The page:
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The 2011 Nissan Leaf EV  (Source: The New York Times)
Critics like the basic premise, but say it was poorly executed

After a couple of years of debate about how to best handle the risk that silent electric vehicles pose to blind pedestrians, the 2011 Nissan Leaf EV offered up a creative solution -- artificial noises emitted while driving.  You might guess that blind rights advocates would be happy.

That guess would be incorrect, though.  The National Federation of the Blind said that while including an alert was a step in the right direction, the system was full of flaws.  Their biggest problem was with the fact that the driver could disable the alert.  States the group, "[We are] disappointed that the driver is permitted to turn off the sound.  [This] in effect, allows drivers to deactivate this important safety feature and thereby endanger pedestrians, especially those who are blind."

Chris Danielsen, a spokesman for the National Federation of the Blind complains, "The biggest thing with us is that we don’t think the driver should be able to switch the sound off."

When enabled, the group is okay with the standard driving warning sound, which they say is "sufficient to alert pedestrians".  However, they are also displeased with the reverse warning sound, which unlike the forward noise is not continuous.  They comment, "Intermittent sound is not as effective as a continuous sound."

Another complaint they have is that no warning sounds are emitted when the vehicle is idling.

The backup noises sounds somewhat like a ringing bell or submarine sonar, while the forward noise sounds somewhat like a jet tanking off (a whistle) -- or as  Mark Perry, the director for product planning at Nissan Americas puts it, "You know that show with David Hasselhoff, Knight Rider? The forward sound reminds me of what KITT sounded like."

The sounds are generate by a synthesizer under the hood and should not disturb passengers within the cockpit, thanks to insulating layers.  The sounds measure at 2.5 kHz at the high end of the spectrum to 600 Hz at the bottom.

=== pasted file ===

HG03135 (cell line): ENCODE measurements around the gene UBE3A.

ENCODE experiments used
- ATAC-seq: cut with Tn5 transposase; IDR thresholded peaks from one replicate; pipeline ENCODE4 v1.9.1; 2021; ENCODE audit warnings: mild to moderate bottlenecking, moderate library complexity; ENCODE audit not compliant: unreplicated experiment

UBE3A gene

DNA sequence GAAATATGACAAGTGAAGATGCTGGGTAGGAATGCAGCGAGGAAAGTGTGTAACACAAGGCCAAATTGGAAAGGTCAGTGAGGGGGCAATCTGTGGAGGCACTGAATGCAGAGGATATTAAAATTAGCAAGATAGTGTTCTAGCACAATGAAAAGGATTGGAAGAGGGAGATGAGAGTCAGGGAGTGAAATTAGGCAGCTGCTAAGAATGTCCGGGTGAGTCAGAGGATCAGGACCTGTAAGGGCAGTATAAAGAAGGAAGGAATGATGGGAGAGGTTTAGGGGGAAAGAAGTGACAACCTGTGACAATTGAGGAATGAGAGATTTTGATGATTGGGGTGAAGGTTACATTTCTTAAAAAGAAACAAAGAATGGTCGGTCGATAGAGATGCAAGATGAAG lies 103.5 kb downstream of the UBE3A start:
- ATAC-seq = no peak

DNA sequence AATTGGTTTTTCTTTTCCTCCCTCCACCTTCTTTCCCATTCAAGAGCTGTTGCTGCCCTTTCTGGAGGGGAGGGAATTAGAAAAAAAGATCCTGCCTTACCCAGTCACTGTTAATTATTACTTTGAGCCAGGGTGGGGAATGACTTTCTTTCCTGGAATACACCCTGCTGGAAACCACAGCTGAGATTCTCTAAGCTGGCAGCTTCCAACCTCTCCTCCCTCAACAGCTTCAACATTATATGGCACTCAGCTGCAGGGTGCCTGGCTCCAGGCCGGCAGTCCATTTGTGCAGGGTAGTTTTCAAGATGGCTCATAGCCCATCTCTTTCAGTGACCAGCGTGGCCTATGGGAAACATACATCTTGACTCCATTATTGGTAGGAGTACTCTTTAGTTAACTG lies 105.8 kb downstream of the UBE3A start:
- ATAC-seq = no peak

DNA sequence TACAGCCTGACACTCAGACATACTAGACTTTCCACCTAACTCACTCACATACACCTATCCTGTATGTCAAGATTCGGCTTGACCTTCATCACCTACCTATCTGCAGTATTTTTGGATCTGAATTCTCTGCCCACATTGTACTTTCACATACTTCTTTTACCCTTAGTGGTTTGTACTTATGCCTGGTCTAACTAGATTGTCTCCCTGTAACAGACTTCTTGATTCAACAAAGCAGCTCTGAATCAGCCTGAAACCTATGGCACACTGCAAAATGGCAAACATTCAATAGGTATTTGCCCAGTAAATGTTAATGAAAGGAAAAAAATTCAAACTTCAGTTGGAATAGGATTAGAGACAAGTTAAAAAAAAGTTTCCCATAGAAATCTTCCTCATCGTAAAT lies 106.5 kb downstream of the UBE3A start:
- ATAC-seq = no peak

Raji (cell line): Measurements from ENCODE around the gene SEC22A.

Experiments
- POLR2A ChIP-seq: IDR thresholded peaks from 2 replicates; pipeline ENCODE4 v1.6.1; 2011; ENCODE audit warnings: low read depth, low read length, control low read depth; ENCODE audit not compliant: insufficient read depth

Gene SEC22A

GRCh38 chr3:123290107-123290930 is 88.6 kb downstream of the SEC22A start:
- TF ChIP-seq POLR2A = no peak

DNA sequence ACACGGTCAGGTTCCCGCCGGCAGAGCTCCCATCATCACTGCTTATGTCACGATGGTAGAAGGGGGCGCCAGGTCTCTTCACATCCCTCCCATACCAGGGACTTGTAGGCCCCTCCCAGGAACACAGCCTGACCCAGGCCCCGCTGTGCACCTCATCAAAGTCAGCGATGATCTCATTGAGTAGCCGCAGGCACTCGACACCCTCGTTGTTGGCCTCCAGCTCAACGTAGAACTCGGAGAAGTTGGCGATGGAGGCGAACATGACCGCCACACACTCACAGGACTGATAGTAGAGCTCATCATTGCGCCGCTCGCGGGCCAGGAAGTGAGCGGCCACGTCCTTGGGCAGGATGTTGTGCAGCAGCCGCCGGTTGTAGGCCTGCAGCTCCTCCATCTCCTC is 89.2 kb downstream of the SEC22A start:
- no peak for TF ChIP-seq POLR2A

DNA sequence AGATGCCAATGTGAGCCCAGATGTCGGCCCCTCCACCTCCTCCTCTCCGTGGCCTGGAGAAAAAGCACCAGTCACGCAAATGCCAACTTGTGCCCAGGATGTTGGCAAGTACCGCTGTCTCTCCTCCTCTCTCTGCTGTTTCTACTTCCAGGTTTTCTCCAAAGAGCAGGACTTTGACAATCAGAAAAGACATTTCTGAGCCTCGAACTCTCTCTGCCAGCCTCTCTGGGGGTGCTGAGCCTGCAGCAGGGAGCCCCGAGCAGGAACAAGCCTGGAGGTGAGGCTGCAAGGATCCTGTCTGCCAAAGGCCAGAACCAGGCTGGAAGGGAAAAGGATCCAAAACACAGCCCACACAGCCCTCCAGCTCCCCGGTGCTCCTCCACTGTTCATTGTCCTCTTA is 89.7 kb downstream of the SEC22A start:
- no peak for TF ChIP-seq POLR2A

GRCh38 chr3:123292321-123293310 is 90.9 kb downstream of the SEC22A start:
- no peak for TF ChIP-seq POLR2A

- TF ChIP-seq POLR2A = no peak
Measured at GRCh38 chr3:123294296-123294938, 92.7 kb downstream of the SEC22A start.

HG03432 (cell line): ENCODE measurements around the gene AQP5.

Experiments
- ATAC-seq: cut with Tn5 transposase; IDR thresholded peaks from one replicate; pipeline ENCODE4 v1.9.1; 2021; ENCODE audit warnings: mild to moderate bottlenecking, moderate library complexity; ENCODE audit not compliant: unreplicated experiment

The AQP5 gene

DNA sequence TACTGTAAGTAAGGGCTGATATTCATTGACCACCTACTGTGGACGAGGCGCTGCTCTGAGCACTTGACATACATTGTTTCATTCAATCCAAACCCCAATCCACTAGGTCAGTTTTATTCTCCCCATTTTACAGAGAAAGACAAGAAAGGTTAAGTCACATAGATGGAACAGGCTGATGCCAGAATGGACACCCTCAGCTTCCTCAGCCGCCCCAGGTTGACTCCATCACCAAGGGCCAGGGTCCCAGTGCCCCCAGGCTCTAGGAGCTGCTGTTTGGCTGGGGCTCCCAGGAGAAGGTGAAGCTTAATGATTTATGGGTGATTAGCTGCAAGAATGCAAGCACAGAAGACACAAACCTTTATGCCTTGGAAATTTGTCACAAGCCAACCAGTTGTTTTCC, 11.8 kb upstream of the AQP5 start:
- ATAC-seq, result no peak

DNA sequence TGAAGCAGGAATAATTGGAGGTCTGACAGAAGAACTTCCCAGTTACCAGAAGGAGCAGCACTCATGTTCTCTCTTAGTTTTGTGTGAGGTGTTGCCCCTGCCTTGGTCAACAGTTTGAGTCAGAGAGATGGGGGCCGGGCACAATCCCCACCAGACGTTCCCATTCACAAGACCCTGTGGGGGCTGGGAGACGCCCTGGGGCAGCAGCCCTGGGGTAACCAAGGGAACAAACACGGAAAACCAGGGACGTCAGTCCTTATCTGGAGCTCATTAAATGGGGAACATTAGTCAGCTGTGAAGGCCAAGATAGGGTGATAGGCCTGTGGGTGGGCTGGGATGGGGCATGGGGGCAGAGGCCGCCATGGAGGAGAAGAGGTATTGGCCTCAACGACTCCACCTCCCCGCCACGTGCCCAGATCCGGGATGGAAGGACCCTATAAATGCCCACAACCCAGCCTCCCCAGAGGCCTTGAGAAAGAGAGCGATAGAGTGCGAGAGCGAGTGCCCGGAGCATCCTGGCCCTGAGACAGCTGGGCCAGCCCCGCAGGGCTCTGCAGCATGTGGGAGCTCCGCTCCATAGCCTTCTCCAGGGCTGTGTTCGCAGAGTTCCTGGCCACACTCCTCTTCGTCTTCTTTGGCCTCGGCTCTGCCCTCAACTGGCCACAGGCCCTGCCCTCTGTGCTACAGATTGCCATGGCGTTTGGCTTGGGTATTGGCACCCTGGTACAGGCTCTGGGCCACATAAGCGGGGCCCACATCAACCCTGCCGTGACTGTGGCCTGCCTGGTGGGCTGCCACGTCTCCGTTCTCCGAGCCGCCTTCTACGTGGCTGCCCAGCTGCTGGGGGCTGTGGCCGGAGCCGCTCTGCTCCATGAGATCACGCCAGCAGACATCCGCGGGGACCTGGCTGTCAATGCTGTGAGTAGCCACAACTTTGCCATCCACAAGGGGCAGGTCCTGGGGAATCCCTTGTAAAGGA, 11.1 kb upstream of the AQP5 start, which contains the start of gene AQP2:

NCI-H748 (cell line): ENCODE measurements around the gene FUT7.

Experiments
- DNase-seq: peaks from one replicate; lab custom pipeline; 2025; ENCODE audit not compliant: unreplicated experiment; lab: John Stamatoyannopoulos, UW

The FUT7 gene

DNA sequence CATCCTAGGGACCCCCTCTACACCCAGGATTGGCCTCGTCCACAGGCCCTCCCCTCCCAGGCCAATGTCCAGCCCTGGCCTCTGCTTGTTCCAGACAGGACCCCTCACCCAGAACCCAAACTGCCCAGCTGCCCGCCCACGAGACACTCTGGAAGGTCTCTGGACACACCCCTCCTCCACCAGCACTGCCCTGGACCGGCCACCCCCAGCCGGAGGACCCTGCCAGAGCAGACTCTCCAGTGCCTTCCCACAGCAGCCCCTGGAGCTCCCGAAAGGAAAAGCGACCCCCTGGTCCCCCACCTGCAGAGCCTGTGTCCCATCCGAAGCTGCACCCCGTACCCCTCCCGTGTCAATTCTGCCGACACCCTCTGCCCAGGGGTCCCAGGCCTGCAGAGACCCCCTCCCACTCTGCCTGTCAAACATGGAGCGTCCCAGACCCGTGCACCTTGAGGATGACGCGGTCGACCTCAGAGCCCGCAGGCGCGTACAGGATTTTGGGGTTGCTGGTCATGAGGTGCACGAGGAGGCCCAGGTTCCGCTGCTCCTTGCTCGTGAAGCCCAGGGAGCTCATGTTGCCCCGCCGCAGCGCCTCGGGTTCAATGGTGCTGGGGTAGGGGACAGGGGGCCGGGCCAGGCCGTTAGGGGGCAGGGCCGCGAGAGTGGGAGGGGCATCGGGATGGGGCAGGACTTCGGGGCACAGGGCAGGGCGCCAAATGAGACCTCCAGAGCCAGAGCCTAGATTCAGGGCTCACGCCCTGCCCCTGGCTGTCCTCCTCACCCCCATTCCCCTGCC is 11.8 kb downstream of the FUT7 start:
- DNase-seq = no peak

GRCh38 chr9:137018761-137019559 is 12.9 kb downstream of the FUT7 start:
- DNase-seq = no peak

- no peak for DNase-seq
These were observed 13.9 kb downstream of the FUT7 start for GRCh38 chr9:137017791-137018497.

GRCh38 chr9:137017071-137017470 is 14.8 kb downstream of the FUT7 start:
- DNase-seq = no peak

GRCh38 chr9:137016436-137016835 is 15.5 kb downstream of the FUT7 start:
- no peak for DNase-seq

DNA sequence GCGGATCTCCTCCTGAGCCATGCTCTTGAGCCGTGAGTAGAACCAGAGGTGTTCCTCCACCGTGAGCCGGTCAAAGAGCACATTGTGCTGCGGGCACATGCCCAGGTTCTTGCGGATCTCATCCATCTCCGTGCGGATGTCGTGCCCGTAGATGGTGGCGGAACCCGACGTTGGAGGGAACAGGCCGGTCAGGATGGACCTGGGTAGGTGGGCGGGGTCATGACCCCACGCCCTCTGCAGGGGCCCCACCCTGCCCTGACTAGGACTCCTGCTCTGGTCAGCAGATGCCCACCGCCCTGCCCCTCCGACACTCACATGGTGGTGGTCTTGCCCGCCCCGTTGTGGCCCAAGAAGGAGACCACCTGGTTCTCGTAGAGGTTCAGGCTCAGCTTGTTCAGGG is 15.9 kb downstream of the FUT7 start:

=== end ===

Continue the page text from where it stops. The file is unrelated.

Nissan recruited high profile help to develop the system, including, the Detroit Institute of Ophthalmology, acoustic psychology experts from the Vanderbilt University Medical Center and a Hollywood sound design studio that was not identified.  Interestingly, The National Federation of the Blind -- the organization that is offering up the current criticism -- also helped provide design input for the system.

Perry defends the system against the recent criticism, stating, "They’re entitled to their opinions on the sounds turning off and what the sounds should be. The on-off switch by default is in the on position, and the driver has to make a decision each time to turn it off. The switch is there to balance the needs of drivers and pedestrians, though we think most owners will leave the system on because they can’t hear the sounds inside the car."

The National Highway Traffic Safety Administration and legislators in Congress are currently working on legislation which would mandate noisemakers in electric vehicles.  There are no such current regulations; the Nissan system was implemented merely in good faith.